Filipino social enterprise Coffee for Peace is mediating disputes in the Philippines’ most conflicted region by harnessing the power of coffee as a communication tool
There’s nothing that can’t be solved over a good old cup of coffee. This is the firm belief of Joji Pantoja, founder of Coffee for Peace, a Filipino social enterprise using steaming-hot brews to encourage warring communities in the conflict-ridden southern island of Mindanao – rocked by decades of violent separatist insurgencies – to put down their arms in the name of peace and reconciliation.
As a peace advocate, Pantoja realised the symbolic power of coffee when encouraging dialogue between the separatist rebel group Moro Islamic Liberation Front and government forces over the military’s disputed crossing of a designated peace line.
“I noticed that they served us coffee,” says Pantoja. “When there’s coffee served, they sit down, they talk more and there’s less fighting – and there’s less death. So coffee can now serve as a vehicle for peace.”
The team uses high-quality arabica coffee beans from the few plants that weren’t destroyed during the American occupation of the Philippines to help Christian settlers, indigenous groups and the Islamic inhabitants of Mindanao escape poverty and the pressure to join militant groups.
And young people – ages 13, 14, 15 – would be holding guns because they thought that there was no hope
Coffee for Peace gives them the entrepreneurial skills to grow the coffee and price their product. Coffee for Peace then buys it at Fairtrade prices and exports it to countries as far-flung as the US and Canada.
In giving vulnerable, marginalised groups the economic opportunity to grow and sell high-grade coffee, Pantoja aims to break the cycle of generational violence and the appeal of violent groups like the communist New People’s Army. Perception has been a roadblock. A deep distrust has formed against the government, which had stripped the land of resources for mining and logging interests, leaving the people sceptical of Pantoja’s peace-building intentions, says Pantoja.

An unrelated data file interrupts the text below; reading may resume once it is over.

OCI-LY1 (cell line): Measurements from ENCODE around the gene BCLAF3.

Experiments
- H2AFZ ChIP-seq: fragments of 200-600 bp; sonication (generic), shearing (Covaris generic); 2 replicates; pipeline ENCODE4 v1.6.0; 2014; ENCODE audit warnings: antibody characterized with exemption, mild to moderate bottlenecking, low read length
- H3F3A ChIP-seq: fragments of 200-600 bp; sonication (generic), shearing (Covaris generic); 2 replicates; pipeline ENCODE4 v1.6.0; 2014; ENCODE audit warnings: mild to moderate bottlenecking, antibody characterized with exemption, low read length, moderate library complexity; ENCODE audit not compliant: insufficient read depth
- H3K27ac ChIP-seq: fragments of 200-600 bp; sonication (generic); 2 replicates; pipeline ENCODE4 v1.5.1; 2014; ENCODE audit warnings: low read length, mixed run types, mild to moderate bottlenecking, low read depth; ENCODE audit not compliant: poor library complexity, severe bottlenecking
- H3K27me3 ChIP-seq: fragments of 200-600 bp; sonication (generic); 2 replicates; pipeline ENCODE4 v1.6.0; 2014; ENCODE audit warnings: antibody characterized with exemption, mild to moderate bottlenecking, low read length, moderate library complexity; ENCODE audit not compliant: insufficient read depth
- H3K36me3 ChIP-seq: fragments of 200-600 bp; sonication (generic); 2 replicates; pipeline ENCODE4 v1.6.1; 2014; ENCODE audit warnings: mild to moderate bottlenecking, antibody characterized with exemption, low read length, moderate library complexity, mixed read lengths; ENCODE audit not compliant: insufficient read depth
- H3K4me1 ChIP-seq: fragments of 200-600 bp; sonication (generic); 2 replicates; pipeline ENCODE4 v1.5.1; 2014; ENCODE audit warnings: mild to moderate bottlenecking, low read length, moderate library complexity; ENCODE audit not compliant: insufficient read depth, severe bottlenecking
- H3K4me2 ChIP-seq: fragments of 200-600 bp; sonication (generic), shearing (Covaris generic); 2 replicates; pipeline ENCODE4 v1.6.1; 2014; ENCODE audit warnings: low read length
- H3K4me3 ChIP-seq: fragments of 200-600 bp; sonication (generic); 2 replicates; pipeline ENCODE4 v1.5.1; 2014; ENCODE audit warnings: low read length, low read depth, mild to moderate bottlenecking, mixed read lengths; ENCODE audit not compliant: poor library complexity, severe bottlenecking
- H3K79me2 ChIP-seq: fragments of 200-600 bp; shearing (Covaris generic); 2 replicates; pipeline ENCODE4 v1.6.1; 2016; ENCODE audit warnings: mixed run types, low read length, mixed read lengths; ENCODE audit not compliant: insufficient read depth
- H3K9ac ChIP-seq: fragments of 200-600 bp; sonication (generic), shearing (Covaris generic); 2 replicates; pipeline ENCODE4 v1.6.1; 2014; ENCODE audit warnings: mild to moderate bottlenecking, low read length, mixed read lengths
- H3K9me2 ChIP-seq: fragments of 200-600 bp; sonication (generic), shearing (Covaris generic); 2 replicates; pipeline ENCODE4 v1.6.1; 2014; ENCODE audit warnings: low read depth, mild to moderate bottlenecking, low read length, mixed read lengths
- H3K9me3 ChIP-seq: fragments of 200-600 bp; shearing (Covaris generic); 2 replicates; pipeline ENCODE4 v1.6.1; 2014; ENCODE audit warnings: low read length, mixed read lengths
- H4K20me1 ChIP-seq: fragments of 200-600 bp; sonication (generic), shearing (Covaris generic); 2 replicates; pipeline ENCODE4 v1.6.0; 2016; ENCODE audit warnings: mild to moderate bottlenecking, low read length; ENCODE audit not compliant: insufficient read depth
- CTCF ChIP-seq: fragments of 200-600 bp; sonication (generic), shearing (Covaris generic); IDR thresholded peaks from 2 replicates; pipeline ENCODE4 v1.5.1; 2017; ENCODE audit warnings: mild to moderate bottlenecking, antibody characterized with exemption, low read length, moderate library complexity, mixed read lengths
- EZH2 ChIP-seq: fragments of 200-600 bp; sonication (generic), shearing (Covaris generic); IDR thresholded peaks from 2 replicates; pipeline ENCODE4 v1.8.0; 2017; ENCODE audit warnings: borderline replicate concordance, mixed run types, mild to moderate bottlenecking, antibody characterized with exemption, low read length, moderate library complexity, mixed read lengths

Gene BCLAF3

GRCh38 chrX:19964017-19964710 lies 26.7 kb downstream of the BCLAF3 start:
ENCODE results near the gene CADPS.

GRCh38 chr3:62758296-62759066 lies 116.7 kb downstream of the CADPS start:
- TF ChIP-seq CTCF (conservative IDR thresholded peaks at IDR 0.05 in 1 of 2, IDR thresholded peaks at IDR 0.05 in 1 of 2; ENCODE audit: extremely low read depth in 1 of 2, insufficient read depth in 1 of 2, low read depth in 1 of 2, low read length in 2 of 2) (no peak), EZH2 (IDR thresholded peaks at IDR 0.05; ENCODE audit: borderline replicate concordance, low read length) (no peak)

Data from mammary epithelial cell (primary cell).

“Because they have no income, [the rebel groups] would say that the government has really forgotten you,” Pantoja says of tribal communities. “And young people – ages 13, 14, 15 – would be holding guns because they thought that there was no hope… It’s so painful to always see this.”
Only in 2010 – four years after starting Coffee for Peace – were they able to build enough trust to produce the first batch of farmer-harvested coffee.
A philosophy of sharing encouraged communities to teach each other farming practices. Coffee for Peace encouraged the indigenous Bagobo-Tagabawa tribe, which had been pushed out of its homes by Christian settlers hired by a logging corporation in the ’50s and ’60s, to share their farming practices and train members of the tribal group.
Pantoja says her peace and reconciliation efforts are the central mission of Coffee for Peace, and that the model has promise beyond the Philippines.
“Skills are easy to pass on,” she says. “But if they are still corrupt inside and [they do] not have that ownership of being a change agent, then it would just be another kind of enterprise that could easily fall.”
This article was published in the July 2018 edition of Southeast Asia Globe magazine. For full access, subscribe here.